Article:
Lizz's hospital birth story

I had my first child in the suburbs of Atlanta when she was 12 days overdue. My husband dropped me off at a hospital door and went to park the car. When I got to the door, it was locked, and I had a contraction by myself in the parking lot in front of this locked door.

When my husband joined me, we had to walk around to find a door that was actually open. When we finally got inside and found a desk that said "admissions," it was empty. No one ever came to the desk, so we set
about to try to find anyone at all.

After actually finding someone, we were directed to the wrong floor for Labor and Delivery. Once everything was straightened out and we found our way to the right place and got a room, I was told that I might not be in labor, and that they would "wait and see" for a while before I could actually check in. Well, I had been in labor for 12 hours at that point, but I couldn't tell them any differently.

Once determined to be in labor (brilliant!) my bottle of water was taken away, and I was told that I was being "too loud" during the contractions. "I can hear you all the way across the hall!" the nurse told me. Trying to be quiet while enduring back labor wasn't easy. I waited another hour or so, and then asked for an epidural.

Anyone who has had one knows what THAT is like. I felt the needle sliding into my spine and screamed in pain. I was then examined by a doctor I had never seen before, and felt water coming out of me. "Did you just break my water?" I asked. He said he had. He had not asked first, and I don't know that he would have even told me he had done it. The epidural never took effect that well, and I was able to feel quite a lot.

I spent the night in the hospital, during which time the epidural wore off twice. I was redosed both times and told that if it wore off again they would take it out and reinsert it. I told them in no uncertain terms that no, I didn't think that they would. The next afternoon it was time to push. As I was pushing, the epidural wore off on one side, and I begged for another redose. The anesthesiologist refused. I demanded it and said a lot of things to him that I can't remember now- but he did redose it. There were more than 20 people people in the room as I was pushing. I only knew that one was a doctor and one was a midwife. None of the other people ever introduced themselves or gave any indication of who they were. I still don't know who those people were.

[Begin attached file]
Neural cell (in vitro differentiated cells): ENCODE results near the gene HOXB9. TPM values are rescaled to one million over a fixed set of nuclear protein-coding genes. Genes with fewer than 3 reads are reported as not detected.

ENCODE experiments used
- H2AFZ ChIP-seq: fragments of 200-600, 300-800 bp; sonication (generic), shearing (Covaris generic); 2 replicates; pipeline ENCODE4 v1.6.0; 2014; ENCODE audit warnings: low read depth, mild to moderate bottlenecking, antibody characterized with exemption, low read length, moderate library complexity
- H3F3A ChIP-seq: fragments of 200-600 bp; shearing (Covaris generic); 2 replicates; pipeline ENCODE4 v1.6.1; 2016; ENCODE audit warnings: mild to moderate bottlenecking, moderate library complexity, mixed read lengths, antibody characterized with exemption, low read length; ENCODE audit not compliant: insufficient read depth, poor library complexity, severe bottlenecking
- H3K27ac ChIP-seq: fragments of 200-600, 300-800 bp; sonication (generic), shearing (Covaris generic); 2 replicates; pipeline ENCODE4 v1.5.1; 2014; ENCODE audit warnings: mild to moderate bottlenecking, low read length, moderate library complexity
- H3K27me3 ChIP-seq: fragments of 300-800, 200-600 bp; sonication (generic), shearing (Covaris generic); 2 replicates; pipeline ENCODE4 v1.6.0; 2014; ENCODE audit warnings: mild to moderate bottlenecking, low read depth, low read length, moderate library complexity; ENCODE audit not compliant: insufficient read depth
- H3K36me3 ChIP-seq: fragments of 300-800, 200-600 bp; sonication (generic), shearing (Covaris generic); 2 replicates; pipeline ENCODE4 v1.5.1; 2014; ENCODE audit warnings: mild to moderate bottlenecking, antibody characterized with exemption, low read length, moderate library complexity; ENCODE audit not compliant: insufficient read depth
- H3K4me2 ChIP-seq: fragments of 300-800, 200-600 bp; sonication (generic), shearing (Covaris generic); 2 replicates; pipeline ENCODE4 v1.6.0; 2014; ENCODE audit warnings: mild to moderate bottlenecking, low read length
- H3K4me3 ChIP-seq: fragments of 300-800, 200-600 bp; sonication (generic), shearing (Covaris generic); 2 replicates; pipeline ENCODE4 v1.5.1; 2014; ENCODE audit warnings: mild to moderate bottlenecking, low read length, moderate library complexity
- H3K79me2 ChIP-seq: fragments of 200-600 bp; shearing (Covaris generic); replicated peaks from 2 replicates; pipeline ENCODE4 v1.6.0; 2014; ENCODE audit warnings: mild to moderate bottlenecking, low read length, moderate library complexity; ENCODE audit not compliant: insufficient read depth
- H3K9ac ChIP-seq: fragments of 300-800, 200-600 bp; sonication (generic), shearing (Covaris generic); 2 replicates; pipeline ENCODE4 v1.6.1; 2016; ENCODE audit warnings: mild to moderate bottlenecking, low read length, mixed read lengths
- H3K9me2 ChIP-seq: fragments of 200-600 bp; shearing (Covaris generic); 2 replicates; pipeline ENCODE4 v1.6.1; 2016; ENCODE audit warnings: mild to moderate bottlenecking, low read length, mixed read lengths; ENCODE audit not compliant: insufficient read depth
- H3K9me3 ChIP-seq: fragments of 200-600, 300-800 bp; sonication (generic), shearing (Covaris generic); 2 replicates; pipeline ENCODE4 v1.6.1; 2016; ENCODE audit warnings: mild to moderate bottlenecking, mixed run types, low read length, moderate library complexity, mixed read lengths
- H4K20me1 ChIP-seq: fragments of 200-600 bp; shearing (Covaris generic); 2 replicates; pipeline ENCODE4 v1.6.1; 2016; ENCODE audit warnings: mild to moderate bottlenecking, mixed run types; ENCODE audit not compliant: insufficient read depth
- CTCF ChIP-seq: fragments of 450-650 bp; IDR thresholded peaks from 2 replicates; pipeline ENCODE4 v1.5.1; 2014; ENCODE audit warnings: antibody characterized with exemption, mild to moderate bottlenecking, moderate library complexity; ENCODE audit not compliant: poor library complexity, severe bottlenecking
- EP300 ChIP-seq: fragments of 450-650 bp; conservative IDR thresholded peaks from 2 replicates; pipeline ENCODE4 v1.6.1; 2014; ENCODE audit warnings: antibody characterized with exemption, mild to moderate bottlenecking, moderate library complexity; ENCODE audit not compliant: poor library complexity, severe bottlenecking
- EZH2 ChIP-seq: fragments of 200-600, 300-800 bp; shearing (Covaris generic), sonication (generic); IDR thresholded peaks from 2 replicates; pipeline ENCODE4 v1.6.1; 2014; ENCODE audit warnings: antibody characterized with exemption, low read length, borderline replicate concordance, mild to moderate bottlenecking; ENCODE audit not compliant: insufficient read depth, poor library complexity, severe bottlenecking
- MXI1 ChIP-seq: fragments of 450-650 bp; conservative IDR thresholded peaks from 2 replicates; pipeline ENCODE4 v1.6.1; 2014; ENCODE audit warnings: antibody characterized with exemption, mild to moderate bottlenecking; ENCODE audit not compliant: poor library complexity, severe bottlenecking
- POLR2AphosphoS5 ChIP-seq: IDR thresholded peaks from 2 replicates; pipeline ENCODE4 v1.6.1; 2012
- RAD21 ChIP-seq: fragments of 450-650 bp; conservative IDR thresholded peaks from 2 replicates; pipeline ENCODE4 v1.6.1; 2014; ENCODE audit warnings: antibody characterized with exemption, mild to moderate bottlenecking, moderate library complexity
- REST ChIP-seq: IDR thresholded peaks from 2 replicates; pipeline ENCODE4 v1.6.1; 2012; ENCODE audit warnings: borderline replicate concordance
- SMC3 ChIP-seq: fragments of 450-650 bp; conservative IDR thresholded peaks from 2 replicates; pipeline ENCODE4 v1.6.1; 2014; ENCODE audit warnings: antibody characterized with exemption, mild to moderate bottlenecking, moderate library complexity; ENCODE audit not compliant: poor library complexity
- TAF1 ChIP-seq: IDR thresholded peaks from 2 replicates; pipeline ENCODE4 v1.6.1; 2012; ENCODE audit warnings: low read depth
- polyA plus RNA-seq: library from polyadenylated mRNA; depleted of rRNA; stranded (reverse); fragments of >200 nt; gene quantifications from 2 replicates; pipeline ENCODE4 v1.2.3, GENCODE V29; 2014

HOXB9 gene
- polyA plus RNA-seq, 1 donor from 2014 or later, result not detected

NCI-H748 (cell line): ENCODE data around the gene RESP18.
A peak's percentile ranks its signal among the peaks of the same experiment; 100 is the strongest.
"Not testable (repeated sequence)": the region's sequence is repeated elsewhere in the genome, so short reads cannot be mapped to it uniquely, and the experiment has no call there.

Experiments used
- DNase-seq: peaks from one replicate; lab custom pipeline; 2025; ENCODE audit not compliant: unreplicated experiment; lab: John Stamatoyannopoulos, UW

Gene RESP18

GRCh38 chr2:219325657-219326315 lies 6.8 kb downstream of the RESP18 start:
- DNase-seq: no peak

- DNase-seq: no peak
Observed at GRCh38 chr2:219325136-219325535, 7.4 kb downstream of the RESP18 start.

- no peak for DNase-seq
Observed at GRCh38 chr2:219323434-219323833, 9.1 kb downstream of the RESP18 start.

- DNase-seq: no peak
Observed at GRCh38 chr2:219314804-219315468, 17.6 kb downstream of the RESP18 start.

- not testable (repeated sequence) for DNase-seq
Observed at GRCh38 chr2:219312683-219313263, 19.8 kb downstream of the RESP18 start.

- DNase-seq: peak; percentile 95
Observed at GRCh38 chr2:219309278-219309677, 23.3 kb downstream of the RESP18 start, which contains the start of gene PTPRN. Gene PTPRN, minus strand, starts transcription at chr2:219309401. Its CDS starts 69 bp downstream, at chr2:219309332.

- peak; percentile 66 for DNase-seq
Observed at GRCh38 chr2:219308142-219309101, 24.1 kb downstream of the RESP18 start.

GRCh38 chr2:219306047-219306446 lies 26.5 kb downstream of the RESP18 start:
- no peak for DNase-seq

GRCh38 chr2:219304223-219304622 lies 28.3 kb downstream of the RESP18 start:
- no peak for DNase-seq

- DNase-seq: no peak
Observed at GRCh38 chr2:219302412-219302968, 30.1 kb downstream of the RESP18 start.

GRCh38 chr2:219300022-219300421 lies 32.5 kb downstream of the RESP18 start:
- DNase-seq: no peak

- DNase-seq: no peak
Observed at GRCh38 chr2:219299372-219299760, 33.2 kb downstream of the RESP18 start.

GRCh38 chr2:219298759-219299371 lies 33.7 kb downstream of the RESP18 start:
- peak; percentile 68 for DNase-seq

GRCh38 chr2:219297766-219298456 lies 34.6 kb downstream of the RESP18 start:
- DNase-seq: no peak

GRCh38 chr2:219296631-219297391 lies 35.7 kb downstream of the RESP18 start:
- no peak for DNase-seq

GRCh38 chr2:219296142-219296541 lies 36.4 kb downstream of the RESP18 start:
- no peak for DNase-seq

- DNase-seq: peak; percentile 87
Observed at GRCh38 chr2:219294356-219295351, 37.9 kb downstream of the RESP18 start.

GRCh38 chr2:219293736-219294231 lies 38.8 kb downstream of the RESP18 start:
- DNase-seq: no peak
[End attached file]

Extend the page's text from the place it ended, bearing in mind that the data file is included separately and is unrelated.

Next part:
When I was completely numb and pushing, the midwife let go of my leg, and it fell off the table- almost taking me with it over the side. A few minutes later the doctor walked away and was talking to some of the people in
the room. I asked over and over if I should be pushing, but she never answered.

After two hours of pushing, including 30 minutes of forceps, the doctor told me I would need a cesarean, and I was wheeled to the operating room. They gave the consent form to my husband to sign, as if I suddenly
was incompetent.

When the baby was taken out, she was not showed to me, and I didn't see her for about 10 or 15 minutes, when I was given a glimpse of her, all wrapped up in a blanket with only her face showing. She was then taken away and my husband was made to leave. With him gone, I grew more and more afraid, and did not think that I was breathing. I was told that the epidural had numbed me up to my chest, and I just couldn't feel myself breathing, but I didn't believe. I then started shaking violently, I found out later it was from the high epidural dose. The doctor put me to sleep. I woke up two hours later, and got to see the baby, but I was still too weak to hold her.

The next day the doctor that "delivered" her came to my room to ask me if I would like the baby circumcized.



cm_logowht.gif (6115 bytes)


Inside Mother

What's New?

Mother's Tea
Guest Article
Best Articles
Dear Mother Dear
Reader Letters
Eternally Pregnant

Read past issues
of our newsletter

Site Features

Book Reviews
Mother Books
Birth Stories
Site Map

Contact Us

Birth, Joy, & Raspberry Leaves
-a new video compiled by Catherine and Amanda Young
of The Compleat Mother

Go HERE for more information on the waterbirth video! 







Click here to read: The Farmer and the Obstetrician

Click here for the Home Sweet Homebirth (Video)

video cover




Subscriptions are $12 a year,
$20 for two years

Lifetime Subscription: $100

Bulk Subscriptions
(5 magazines each issue) $22 a year or
$35 for 2 years

visa53x34.gif (501 bytes)   mastercard.gif (767 bytes)

To order, please click to our
Subscription Page 

Greg Cryns
The Compleat Mother Magazine
5703 Hillcrest
Richmond, Illinois 60071
Phone: (815) 678-7531